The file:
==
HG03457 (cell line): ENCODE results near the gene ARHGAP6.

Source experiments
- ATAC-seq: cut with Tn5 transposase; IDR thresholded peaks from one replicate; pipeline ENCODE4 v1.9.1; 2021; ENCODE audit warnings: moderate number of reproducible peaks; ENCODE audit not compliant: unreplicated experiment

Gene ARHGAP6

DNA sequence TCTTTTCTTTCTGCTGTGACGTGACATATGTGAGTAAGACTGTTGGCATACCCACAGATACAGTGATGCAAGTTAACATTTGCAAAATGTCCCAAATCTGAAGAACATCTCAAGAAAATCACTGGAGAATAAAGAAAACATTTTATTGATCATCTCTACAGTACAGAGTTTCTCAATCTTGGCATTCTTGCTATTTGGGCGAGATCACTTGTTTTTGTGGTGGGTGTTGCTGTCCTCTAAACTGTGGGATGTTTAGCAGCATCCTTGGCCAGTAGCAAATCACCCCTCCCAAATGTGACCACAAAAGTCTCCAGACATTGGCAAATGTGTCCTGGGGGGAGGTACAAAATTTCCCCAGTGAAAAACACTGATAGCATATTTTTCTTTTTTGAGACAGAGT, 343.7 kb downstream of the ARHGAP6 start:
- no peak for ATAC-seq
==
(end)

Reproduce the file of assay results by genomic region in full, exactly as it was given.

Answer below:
HG03457 (cell line): ENCODE results near the gene ARHGAP6.

Source experiments
- ATAC-seq: cut with Tn5 transposase; IDR thresholded peaks from one replicate; pipeline ENCODE4 v1.9.1; 2021; ENCODE audit warnings: moderate number of reproducible peaks; ENCODE audit not compliant: unreplicated experiment

Gene ARHGAP6

DNA sequence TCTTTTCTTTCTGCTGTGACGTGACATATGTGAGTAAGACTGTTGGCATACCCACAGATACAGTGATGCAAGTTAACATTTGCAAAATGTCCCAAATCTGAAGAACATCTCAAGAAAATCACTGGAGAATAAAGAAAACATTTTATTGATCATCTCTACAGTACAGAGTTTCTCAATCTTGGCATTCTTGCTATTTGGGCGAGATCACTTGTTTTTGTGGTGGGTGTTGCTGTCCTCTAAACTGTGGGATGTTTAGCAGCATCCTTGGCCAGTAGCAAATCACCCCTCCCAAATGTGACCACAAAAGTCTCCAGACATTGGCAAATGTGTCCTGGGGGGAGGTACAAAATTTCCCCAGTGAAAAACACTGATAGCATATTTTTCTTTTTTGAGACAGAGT, 343.7 kb downstream of the ARHGAP6 start:
- no peak for ATAC-seq